Sobriety is just one aspect of the recovery journey. Here’s a look at the wisdom and the lessons that recovery offers.
As we recover from addiction, we come to find that sobriety doesn’t just mean abstinence from our substance of choice, it’s also about developing a closer relationship with ourselves and searching for deeper truth in our lives. It can be hard for us to dig deep and really examine our unhealed issues, but the work we do on our mental and emotional health is critical to our ability to sustain our sobriety. We’re being called to access the deeper meanings of our recovery, beyond breaking our dependence on our addictions. What are we meant to learn? Who are we meant to become? What spiritual tests and transformations are we meant to undergo? What kind of growth are we meant to experience?
We often don’t want to answer these deeper questions for ourselves. We’re afraid of looking at our unhealed issues and inner pain. When we’re actively using, personal development and self-reflection are sacrificed to drugs and/or alcohol. We’re not thinking clearly, our judgment is impaired, and we’re completely disconnected from ourselves. We don’t have the wherewithal to be able to undergo the self-examination needed to even begin to ask these questions. We lack self-awareness and emotional intelligence. We distract ourselves from the emotional components of our recovery work because it feels too difficult, draining, and taxing. We’d rather get high than face ourselves. When we’re sober, sometimes our focus is still not on self-exploration, as often our main focus is on staying sober. We want to stay busy so we’re not tempted to relapse and we keep our daily lives full and our schedules jam-packed in order to keep ourselves from falling back into old patterns and perhaps to avoid thinking deeply about our emotions and lives. However, when we don’t give ourselves time for stillness and self-reflection, we miss out on all of the learning and growth that recovery can offer us.
For many of us, our addictions are the spiritual tests we’re meant to experience in order to learn the invaluable lesson of self-love. We learn to love and accept ourselves fully and unconditionally once we come to terms with our addictions. We find that we’ve fallen as far as we can imagine ever falling, and we have to pick ourselves back up, little by little. We have to make our way back from rock bottom. We have to try to regain a sense of purpose and fulfillment in our lives so that we can figure out who we truly are. We have to come to terms with ourselves and find total self-acceptance. Learning how to love ourselves is one of the greatest and deepest meanings of recovery.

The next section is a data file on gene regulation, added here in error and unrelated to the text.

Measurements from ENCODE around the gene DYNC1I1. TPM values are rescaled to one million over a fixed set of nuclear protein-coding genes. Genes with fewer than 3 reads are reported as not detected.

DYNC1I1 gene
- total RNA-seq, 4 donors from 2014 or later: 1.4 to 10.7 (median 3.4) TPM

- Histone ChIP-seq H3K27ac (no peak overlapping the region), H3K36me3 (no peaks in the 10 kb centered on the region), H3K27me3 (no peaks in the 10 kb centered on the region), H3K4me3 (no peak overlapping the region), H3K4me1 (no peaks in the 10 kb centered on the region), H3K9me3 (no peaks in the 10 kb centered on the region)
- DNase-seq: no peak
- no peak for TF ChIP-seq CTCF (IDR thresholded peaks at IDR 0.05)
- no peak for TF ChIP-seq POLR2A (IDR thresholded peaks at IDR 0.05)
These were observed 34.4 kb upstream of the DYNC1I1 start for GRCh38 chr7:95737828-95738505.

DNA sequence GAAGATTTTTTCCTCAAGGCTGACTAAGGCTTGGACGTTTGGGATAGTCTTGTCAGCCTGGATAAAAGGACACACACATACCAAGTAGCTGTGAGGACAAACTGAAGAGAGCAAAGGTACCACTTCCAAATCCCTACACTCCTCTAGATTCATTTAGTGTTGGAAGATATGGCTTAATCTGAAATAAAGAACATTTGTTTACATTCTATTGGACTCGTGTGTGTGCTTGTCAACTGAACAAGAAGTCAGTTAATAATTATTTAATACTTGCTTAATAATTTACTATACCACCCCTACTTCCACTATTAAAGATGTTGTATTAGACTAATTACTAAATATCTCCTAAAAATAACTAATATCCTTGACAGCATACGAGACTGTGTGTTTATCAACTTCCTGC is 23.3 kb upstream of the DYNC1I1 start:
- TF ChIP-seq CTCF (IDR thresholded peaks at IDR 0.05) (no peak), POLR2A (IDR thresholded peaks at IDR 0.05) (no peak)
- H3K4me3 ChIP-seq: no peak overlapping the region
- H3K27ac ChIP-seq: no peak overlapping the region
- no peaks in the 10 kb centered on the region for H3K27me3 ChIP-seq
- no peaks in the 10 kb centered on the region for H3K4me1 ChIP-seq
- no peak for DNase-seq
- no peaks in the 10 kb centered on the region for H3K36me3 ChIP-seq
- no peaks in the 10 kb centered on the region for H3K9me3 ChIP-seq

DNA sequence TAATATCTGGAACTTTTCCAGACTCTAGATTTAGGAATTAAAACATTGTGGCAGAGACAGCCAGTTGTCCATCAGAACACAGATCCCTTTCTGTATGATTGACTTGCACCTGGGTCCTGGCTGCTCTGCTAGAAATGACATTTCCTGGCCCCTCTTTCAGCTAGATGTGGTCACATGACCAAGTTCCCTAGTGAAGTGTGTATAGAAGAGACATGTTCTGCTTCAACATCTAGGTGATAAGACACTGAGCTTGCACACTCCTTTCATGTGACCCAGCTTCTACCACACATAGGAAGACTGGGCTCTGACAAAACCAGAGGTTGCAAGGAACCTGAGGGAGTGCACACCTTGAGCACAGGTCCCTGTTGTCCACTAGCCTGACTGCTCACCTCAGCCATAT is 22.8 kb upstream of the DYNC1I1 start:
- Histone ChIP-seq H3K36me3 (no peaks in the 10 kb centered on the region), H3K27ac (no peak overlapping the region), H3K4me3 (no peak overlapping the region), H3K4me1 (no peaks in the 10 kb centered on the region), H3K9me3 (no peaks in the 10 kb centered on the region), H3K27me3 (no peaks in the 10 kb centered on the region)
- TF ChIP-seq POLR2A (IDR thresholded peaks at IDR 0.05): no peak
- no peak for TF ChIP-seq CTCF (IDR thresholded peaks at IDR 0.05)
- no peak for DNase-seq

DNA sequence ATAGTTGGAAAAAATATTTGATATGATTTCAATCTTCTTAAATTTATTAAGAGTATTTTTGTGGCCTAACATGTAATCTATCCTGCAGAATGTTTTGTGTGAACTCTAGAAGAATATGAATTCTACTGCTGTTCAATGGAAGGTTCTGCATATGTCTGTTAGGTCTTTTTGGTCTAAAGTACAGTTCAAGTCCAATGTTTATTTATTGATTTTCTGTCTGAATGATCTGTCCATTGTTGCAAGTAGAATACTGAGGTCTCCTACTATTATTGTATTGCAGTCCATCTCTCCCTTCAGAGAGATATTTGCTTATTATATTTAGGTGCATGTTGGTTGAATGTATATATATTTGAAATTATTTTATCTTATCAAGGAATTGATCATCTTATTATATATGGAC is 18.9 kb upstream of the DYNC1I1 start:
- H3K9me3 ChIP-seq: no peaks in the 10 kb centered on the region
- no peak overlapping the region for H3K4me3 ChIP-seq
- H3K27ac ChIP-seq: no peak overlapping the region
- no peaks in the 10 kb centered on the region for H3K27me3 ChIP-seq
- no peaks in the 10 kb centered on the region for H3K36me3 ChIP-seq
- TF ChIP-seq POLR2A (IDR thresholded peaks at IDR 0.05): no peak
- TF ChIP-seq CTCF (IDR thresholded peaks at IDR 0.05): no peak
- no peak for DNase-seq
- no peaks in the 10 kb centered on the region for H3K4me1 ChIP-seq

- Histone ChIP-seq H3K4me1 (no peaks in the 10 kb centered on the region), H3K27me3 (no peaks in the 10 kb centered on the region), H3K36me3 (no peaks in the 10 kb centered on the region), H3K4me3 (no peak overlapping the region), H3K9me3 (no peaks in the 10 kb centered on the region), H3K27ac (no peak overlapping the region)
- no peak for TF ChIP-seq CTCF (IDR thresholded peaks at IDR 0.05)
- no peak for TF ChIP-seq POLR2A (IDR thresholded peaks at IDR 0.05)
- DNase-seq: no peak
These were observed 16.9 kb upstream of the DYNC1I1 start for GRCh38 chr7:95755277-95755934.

In recovery, we also about the complexities and universalities of human nature. Learning to forgive ourselves for all the things we’ve done wrong and all the people we’ve hurt because of our addictions teaches us to forgive those who have hurt us. Coming to an understanding of how our addictions have functioned and how we’ve used them as a remedy for our pain serves to reveal the omnipresence of unhealthy behaviors and relationships. We start to have more compassion for ourselves, people in our community, and for human nature as a whole. We learn to have more patience with people, especially when they’ve wronged us in some way. We see how suffering can be a powerful driving force for people. We see how much our addictions have impacted our own lives and we see the havoc we’ve wreaked on the lives of everyone around us. Therefore, we are able to experience a deeper understanding of other people who have fallen on hard times. We begin to be able to understand their pain and offer empathy.
Our recovery can serve as an invitation to look deeper within ourselves and our families to unearth some of the patterns that have been holding all of us back. When we start to look at our individual and collective stories, we see recurring issues and cycles pertaining to our addictions and mental health issues. We see how much we’ve all behaved in similar ways, developed similar coping strategies, and fallen into similar self-destructive patterns. We see how much we’ve impacted each other, how much we’ve learned and absorbed from one another, and how much we’ve influenced each other’s lives in both positive and negative ways. When we do this inner work, it can bring us closer to our families because we’re able to bring everything we’ve learned back to them, revealing what it means to understand ourselves fully from a place of compassion and self-love. Understandably, our families might have some resistance. It can hurt to ask ourselves deep questions and work our way through all the layers of unhealed pain. Let’s remember that we too had resistance at first and we managed to work through it. We can remind ourselves that if we were able to confront our fears, one of the deeper meanings of our recovery may very well be to help our families and other loved ones confront theirs.
If you or your loved one is struggling with addiction, you are not alone. Reach out for support. The community of Riverside Recovery has personal experience with addiction and recovery, and we’re here to help you reclaim the life you love. Call (800) 871-5440 today.